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Falmouth wind turbine measure OK’d 

Credit:  By SEAN TEEHAN, April 11, 2013, capecodonline.com ~~

Skeptical town meeting members Wednesday night narrowly approved a measure that provides $100,000 for selectmen to evaluate proposals for the dismantling of two town-owned turbines, but only if voters OK the deconstruction first.

The motion, which selectmen approved while convening before town meeting Tuesday night, provides funds for the board to research the actual cost of removing the turbines and receive counsel on seeking special legislation to borrow money to take the turbines down. The measure passed by a majority with 110 in favor and 91 against.

Before town meeting on Wednesday, Selectman David Braga said his board also plans on placing the question of whether the turbines should be removed on Falmouth’s May 21 election ballot. It is not clear if the ballot question will be binding.

The money – to be taken from the town’s free cash account – only may be used if voters next month favor the removal of the two 1.65-megawatt turbines at the wastewater treatment facility on Blacksmith Shop Road.

“Just give us the opportunity,” said Selectman Kevin Murphy, board chairman.

On Tuesday night, town meeting defeated the selectmen-sponsored initiative to authorize spending nearly $14 million – with $8.2 million of it borrowed – to remove the Wind 1 and Wind 2 turbines. That article failed to reach a two-thirds majority, with 125 people voting in favor and 72 against.

Murphy’s motion was the first of the night and sparked about 1½ hours of debate during which many town meeting members said they felt selectmen were trying to force the representative body into going along with the selectmen’s turbine removal initiative.

Town meeting members were handed the motion’s language on pieces of light purple paper as they walked into the Lawrence School auditorium Wednesday night. Precinct 6 town meeting member Daniel Shearer said town meeting was not given enough time to review the measure.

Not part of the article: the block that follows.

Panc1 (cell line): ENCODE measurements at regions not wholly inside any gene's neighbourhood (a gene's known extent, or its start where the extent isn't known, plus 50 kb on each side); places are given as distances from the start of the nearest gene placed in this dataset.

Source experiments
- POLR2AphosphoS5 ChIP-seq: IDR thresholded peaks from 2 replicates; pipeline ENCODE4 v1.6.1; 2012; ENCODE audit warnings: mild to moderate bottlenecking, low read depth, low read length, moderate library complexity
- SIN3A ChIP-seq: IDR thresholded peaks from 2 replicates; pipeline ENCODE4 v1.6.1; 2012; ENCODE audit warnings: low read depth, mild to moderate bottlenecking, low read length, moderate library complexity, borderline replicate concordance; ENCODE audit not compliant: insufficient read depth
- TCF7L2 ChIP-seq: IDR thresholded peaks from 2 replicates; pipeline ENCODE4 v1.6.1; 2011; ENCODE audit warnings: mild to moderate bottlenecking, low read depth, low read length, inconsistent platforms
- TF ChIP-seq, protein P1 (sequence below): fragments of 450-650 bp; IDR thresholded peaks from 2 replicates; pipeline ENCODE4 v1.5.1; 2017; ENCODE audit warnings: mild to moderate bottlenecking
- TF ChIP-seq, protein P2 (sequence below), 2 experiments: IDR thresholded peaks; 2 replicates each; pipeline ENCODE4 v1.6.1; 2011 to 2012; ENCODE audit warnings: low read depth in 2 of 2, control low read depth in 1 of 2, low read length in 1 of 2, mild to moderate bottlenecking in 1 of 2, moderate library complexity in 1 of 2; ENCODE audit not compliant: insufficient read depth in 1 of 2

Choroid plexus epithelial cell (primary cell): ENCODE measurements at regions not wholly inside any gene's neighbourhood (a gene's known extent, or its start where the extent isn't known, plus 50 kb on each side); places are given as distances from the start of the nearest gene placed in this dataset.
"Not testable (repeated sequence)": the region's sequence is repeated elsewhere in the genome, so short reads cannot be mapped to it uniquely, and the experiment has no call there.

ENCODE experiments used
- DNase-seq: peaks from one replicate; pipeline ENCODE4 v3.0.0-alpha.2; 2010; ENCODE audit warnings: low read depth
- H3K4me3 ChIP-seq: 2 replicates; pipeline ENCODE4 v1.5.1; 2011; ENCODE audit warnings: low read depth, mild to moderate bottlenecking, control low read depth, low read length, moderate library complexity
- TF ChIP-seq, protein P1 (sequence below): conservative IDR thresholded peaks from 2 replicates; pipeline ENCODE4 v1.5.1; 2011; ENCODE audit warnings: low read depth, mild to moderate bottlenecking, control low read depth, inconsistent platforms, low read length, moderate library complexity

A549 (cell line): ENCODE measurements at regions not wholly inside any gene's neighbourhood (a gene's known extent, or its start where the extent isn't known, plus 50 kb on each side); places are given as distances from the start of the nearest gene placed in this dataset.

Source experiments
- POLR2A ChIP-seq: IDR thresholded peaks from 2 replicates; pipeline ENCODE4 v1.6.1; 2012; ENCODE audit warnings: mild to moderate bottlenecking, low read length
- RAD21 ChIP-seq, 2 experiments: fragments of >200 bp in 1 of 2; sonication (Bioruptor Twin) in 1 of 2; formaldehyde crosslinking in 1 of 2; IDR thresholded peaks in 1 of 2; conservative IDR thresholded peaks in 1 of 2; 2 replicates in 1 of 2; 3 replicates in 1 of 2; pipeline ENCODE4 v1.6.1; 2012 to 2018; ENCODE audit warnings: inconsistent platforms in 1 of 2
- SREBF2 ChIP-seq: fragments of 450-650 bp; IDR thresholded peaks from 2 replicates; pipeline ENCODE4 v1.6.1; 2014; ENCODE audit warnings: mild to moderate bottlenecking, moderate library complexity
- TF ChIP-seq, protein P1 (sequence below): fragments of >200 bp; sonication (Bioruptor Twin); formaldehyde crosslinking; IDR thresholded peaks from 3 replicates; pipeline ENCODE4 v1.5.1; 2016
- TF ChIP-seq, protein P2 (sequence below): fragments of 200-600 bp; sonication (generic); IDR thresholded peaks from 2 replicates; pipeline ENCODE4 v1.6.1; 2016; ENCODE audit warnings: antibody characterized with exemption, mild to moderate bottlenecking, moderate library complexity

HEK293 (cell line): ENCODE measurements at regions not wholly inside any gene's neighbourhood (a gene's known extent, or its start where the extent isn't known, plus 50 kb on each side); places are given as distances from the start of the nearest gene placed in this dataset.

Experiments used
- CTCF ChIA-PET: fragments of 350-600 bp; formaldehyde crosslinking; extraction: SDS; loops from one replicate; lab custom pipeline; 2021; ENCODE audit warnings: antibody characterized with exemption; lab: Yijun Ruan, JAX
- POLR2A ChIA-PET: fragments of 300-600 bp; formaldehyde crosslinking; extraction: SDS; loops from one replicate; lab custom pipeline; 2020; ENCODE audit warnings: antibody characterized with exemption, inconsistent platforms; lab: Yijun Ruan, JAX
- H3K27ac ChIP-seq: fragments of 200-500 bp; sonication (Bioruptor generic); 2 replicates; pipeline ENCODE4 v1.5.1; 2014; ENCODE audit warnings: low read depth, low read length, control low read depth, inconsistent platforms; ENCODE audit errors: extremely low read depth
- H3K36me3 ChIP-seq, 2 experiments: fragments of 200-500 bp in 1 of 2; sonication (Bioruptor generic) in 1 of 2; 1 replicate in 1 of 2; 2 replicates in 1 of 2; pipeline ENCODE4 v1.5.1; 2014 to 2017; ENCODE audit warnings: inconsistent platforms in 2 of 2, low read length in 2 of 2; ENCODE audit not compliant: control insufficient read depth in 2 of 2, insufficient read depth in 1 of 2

“I hope everybody looks out for that train, because we’re getting railroaded,” Shearer said. “We’re getting pushed around. We’re getting something we don’t understand.”

Precinct 3 town meeting member Robert Donahue took it a step further, accusing selectmen of being “pigheaded” in asking for funding related to removing the turbines after town meeting already voted against funding turbine removal.

“I feel like I’m in a used car dealership,” Donahue said. “I’d like to ask … how many more motions do you have for us guys?”

As town meeting members spoke, turbine abutters Neil Andersen and Colin Murphy sat in the back of the auditorium, quietly heckling speakers at times.

When Precinct 1 town meeting member Ronald Zweig said the decibel level in the auditorium with no one speaking was higher than the decibel level the turbines create, Colin Murphy began repeating “whoosh, whoosh,” imitating the sound he says the turbines make.

Selectman Douglas Jones introduced the amendment to the motion that ensured selectmen could not spend money pursuing proposals or legislation to remove the turbines without voter approval. The amendment passed.

The responsible action for town meeting would be to allow selectmen to better research the actual cost of removing the turbines, Precinct 6 town meeting member Julia Taylor argued after many people suggested the selectmen’s motion was political.

“I’m sure the selectmen see no political advantage in suggesting we spend $14 million to take down the turbines,” Taylor said. “We town meeting members have to take our responsibility very seriously.”

Town meeting members also passed an article that provides $140,000 to supplement the fiscal 2013 and 2014 operating budget necessitated by curtailment or shutdown of the turbines.

Source:  By SEAN TEEHAN, April 11, 2013, capecodonline.com

This article is the work of the source indicated. Any opinions expressed in it are not necessarily those of National Wind Watch.

The copyright of this article resides with the author or publisher indicated. As part of its noncommercial educational effort to present the environmental, social, scientific, and economic issues of large-scale wind power development to a global audience seeking such information, National Wind Watch endeavors to observe “fair use” as provided for in section 107 of U.S. Copyright Law and similar “fair dealing” provisions of the copyright laws of other nations. Send requests to excerpt, general inquiries, and comments via e-mail.

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